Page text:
Incredible 35-point performance from Deron Williams leads Nets to overtime Game 4 win over Hawks

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NEW YORK — Deron Williams had scored five total points on 2-of-15 shooting over the last two games of Brooklyn’s first-round playoff series against the Hawks, and was benched for the entire fourth quarter of Saturday’s Game 3, which the Nets won more due to an uncharacteristically lackluster Atlanta performance than because of anything else.

But Williams figuratively rose from the dead on Monday, and turned in an incredible performance to lead his team to a 120-115 overtime victory which evened the best-of-seven series at two games apiece.

“It’s very satisfying,” Nets head coach Lionel Hollins said of Williams afterward. “The kid has overcome a lot of adversity, with the injuries and with the negativity around his name. For him to come out showed a lot of character to put on a performance like that, especially when we needed it. Because without that performance, I don’t know if we get out of here with a win. I’ll take it, and I’m excited about it.”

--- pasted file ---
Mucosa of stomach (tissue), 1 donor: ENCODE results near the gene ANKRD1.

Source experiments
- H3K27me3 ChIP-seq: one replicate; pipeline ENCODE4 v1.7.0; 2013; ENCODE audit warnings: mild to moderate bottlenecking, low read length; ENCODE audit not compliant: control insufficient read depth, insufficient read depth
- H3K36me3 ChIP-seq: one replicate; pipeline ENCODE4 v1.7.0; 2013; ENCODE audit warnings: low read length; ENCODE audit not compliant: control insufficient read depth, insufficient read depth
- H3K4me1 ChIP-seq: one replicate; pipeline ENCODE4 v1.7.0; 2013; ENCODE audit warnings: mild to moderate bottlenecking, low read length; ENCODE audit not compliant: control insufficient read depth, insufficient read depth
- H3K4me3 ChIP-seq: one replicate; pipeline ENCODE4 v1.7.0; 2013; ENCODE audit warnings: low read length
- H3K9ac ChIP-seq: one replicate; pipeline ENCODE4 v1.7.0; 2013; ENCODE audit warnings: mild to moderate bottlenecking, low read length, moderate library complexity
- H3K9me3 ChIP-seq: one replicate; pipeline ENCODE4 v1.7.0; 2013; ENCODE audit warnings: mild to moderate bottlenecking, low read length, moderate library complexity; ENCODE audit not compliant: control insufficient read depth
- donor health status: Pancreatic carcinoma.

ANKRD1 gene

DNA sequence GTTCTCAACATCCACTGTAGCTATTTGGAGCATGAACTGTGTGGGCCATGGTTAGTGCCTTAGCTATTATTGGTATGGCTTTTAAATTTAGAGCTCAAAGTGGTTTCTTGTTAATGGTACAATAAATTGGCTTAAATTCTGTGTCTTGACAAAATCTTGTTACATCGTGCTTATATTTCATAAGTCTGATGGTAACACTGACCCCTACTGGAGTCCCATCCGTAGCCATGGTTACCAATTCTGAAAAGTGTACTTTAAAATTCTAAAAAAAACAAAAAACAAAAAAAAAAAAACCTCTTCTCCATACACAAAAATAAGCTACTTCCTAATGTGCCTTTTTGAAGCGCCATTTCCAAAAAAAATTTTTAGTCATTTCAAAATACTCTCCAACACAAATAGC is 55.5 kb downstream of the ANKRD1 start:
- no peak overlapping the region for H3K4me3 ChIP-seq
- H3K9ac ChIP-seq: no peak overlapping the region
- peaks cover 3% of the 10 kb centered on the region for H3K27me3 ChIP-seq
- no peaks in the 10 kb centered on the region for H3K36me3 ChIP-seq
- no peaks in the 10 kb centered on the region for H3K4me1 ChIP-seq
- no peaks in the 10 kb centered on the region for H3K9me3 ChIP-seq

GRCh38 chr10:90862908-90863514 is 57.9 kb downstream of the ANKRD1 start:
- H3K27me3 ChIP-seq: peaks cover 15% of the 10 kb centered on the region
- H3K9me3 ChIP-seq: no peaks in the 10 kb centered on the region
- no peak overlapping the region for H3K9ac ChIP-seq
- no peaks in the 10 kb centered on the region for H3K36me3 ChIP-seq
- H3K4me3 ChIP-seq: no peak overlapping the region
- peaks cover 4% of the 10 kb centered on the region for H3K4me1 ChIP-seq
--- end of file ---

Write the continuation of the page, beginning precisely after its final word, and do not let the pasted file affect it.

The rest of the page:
Williams finished with 35 points, five rebounds, seven assists and three steals, and scored 16 in the fourth quarter while making some incredibly difficult shots. He had been buried by the media in recent days, and Hollins, unprompted, jumped to his defense at Sunday’s practice.

“I’m disappointed in how everybody’s coming down on Deron and trying to treat him like he’s a pariah,” Hollins told reporters. “Deron’s a good person, he’s a good player. Now, is he on the level that you guys think he should be? That’s your fault for thinking that somebody should be something.”